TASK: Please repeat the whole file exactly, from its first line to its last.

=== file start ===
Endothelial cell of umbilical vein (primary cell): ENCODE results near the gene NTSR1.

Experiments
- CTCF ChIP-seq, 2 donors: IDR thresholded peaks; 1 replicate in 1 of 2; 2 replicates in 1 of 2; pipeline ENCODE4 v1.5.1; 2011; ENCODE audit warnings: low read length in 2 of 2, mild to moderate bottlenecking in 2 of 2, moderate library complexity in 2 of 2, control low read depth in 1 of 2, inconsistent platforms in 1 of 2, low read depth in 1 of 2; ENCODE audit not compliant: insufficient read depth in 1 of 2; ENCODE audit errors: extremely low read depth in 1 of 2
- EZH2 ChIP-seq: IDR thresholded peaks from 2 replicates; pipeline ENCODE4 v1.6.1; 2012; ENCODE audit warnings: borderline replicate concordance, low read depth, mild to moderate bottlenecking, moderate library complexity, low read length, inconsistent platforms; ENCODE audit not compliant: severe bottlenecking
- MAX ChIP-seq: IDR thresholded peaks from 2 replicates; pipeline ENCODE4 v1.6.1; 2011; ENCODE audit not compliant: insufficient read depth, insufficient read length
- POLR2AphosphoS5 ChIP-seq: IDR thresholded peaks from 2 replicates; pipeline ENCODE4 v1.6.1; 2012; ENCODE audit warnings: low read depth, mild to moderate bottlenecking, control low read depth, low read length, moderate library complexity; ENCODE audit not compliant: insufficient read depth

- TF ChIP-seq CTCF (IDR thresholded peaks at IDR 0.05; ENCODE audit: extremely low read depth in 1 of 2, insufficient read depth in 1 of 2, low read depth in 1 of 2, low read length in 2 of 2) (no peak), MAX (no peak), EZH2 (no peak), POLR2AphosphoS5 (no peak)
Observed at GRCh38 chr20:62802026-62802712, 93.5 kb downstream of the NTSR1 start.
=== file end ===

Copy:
Endothelial cell of umbilical vein (primary cell): ENCODE results near the gene NTSR1.

Experiments
- CTCF ChIP-seq, 2 donors: IDR thresholded peaks; 1 replicate in 1 of 2; 2 replicates in 1 of 2; pipeline ENCODE4 v1.5.1; 2011; ENCODE audit warnings: low read length in 2 of 2, mild to moderate bottlenecking in 2 of 2, moderate library complexity in 2 of 2, control low read depth in 1 of 2, inconsistent platforms in 1 of 2, low read depth in 1 of 2; ENCODE audit not compliant: insufficient read depth in 1 of 2; ENCODE audit errors: extremely low read depth in 1 of 2
- EZH2 ChIP-seq: IDR thresholded peaks from 2 replicates; pipeline ENCODE4 v1.6.1; 2012; ENCODE audit warnings: borderline replicate concordance, low read depth, mild to moderate bottlenecking, moderate library complexity, low read length, inconsistent platforms; ENCODE audit not compliant: severe bottlenecking
- MAX ChIP-seq: IDR thresholded peaks from 2 replicates; pipeline ENCODE4 v1.6.1; 2011; ENCODE audit not compliant: insufficient read depth, insufficient read length
- POLR2AphosphoS5 ChIP-seq: IDR thresholded peaks from 2 replicates; pipeline ENCODE4 v1.6.1; 2012; ENCODE audit warnings: low read depth, mild to moderate bottlenecking, control low read depth, low read length, moderate library complexity; ENCODE audit not compliant: insufficient read depth

- TF ChIP-seq CTCF (IDR thresholded peaks at IDR 0.05; ENCODE audit: extremely low read depth in 1 of 2, insufficient read depth in 1 of 2, low read depth in 1 of 2, low read length in 2 of 2) (no peak), MAX (no peak), EZH2 (no peak), POLR2AphosphoS5 (no peak)
Observed at GRCh38 chr20:62802026-62802712, 93.5 kb downstream of the NTSR1 start.